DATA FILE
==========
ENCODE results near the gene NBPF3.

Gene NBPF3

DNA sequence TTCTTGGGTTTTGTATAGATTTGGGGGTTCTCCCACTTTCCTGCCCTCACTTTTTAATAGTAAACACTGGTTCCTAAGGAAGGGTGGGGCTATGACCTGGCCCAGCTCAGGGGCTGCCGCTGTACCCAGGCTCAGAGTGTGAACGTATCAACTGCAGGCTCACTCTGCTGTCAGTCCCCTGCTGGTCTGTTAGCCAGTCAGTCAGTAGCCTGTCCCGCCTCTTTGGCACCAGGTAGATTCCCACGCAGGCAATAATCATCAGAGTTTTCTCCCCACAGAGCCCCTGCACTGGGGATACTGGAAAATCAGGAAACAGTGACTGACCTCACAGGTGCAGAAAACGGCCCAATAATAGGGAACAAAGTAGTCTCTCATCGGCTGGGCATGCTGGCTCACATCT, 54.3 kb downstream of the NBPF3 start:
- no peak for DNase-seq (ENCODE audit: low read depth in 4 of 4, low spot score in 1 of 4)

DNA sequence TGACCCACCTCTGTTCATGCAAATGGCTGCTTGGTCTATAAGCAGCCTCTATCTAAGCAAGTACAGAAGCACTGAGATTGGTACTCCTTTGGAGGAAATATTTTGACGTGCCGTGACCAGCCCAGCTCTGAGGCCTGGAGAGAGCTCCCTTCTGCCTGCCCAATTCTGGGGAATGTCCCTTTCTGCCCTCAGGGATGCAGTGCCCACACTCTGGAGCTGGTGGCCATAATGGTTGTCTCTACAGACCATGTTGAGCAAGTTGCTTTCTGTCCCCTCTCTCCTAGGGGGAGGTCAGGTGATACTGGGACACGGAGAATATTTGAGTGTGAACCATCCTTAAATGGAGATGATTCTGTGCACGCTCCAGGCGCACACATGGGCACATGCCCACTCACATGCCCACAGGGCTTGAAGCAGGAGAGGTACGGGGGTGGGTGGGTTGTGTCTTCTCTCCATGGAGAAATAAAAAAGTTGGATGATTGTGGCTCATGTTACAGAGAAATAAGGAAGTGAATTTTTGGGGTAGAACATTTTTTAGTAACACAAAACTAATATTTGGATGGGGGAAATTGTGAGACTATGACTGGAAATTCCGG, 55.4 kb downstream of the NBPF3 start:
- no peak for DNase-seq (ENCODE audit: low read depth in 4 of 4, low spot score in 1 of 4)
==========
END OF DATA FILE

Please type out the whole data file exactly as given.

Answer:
ENCODE results near the gene NBPF3.

Gene NBPF3

DNA sequence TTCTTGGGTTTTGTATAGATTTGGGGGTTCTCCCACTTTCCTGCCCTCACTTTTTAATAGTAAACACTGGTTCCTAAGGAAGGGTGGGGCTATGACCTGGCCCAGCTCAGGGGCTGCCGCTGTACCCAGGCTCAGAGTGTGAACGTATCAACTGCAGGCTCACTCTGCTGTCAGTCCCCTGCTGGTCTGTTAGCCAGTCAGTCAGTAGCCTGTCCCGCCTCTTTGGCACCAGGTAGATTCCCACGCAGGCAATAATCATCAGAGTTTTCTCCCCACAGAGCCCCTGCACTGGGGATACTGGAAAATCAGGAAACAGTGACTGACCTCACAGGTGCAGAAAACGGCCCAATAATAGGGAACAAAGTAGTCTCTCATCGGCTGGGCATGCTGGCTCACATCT, 54.3 kb downstream of the NBPF3 start:
- no peak for DNase-seq (ENCODE audit: low read depth in 4 of 4, low spot score in 1 of 4)

DNA sequence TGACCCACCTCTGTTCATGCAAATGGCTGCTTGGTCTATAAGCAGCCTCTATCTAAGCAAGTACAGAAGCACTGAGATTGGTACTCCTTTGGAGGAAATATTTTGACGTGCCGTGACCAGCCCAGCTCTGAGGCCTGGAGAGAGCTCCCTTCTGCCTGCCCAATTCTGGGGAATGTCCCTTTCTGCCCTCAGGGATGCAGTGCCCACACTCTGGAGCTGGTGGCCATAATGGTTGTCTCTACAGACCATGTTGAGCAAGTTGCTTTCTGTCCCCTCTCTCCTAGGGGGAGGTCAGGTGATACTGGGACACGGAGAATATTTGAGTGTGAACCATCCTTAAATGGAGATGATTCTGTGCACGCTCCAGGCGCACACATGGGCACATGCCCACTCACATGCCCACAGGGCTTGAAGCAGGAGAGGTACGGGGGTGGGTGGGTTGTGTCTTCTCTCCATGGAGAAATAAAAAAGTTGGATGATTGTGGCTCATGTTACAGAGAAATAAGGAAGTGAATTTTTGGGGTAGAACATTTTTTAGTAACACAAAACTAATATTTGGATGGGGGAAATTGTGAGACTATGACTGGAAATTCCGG, 55.4 kb downstream of the NBPF3 start:
- no peak for DNase-seq (ENCODE audit: low read depth in 4 of 4, low spot score in 1 of 4)